In the prior post, I talked about getting challenged to make a ME house so that I could participate in a swap. The house I decided that I wanted to do was using a small ME book. I was so confident that I was going to do so, that I looked on ebay and ordered just about the first one I came to. (Note to self :check all listings for the best deal.) When this wee book came in the mail I headed in my studio and started planning the size of it.
Note this is going to be a long post on how I made this. If you would rather just look at finished project pictures then go to my PictureTrail album.
I had seen several houses made using this book but none that were two story. I figured I was going to need the two floors so I thought about what cover/case I might put this in and how big it could be to fit the book.
Later when I realized how many swaps I had, I started considering whether the two floors would be big enough. Since I hadn't bought a cover yet I started thinking of other containers I did have. This was because I was running behind and the deadline was fast approaching. I really didn't like any of the other options I had, so I decided to go with my first plan with the book cover roof in mini helmet size case. I've ordered the case on Amazon. I had used one for another project so I used it as a guide for measurements.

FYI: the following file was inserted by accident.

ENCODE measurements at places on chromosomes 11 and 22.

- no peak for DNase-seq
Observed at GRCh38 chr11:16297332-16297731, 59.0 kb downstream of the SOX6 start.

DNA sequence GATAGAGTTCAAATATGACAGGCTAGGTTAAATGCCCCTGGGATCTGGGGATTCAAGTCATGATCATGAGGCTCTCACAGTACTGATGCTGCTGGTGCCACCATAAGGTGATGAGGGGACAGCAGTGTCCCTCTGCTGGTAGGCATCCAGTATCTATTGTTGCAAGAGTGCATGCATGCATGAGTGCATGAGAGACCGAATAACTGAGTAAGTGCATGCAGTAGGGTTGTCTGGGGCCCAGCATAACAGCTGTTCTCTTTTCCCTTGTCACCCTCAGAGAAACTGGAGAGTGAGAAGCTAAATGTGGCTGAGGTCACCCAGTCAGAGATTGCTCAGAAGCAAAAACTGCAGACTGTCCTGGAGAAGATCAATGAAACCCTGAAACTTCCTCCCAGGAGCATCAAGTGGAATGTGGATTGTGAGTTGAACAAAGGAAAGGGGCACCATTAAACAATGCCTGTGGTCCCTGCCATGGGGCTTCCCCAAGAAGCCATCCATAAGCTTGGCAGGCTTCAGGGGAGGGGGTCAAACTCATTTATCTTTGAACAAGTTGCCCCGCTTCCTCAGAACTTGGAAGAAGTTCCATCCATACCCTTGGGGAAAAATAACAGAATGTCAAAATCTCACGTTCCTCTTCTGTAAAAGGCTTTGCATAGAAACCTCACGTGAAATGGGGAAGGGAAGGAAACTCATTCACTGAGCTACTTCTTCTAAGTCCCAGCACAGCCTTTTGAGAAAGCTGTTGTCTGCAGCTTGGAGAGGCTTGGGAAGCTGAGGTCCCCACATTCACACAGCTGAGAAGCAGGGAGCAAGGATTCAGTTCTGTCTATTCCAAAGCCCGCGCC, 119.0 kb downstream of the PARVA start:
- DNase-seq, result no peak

After deciding how big a house to make, I got busy really working with the project. First I needed to remove the pages from the book. Rather than just cutting it out or tearing it, I tried gently to separate the inside cover page from the first blank page. This worked fine with only a little bit messing the pages at the separation. In the above pic the separation has been started at the top. I was unsure at this point if I was going to somehow use the excess flap, or would I scan it to make smaller print wallpaper.
Here is the pages separate from the book. Note the end papers are folded back in this pic. There is still a connection (brown area) between front and back that helps the spine be square. I'm unsure if I want to keep that or not.
I've cut the top of the first wall of the house. It will be the front of the house. I am using the pink foam to determine how much space I have. The case is 5x5x7 inches. I want to use as much of the 7 inches as possible and need to know if the base can be this thicker foam or not.
Now I have cut the house front to the height I want.
Next was the walls. I prefer that my walls fit to the roof, so this means I have to make an angled edge cut. This pencil line is the cut that will be to the back. When cutting I attempted to not cut into the paper on the other side, just cut away the foam and top layer of paper.
I've cut my walls and two floors and now I am playing with layout. I want to know if I can fit it all in. Also during this test, I found how low the upper floor could be (top of the fireplace chimney).
I also check my Swaps Mall if there was anything I could use. I think I have decided to use this round table and chair instead of the nicer wood one that was part of this swap. The person who gave us that set, also gave us a nice kit for a hutch. I would like the hutch to go with the table and I am not in the mood to make the hutch so I will save them for another project.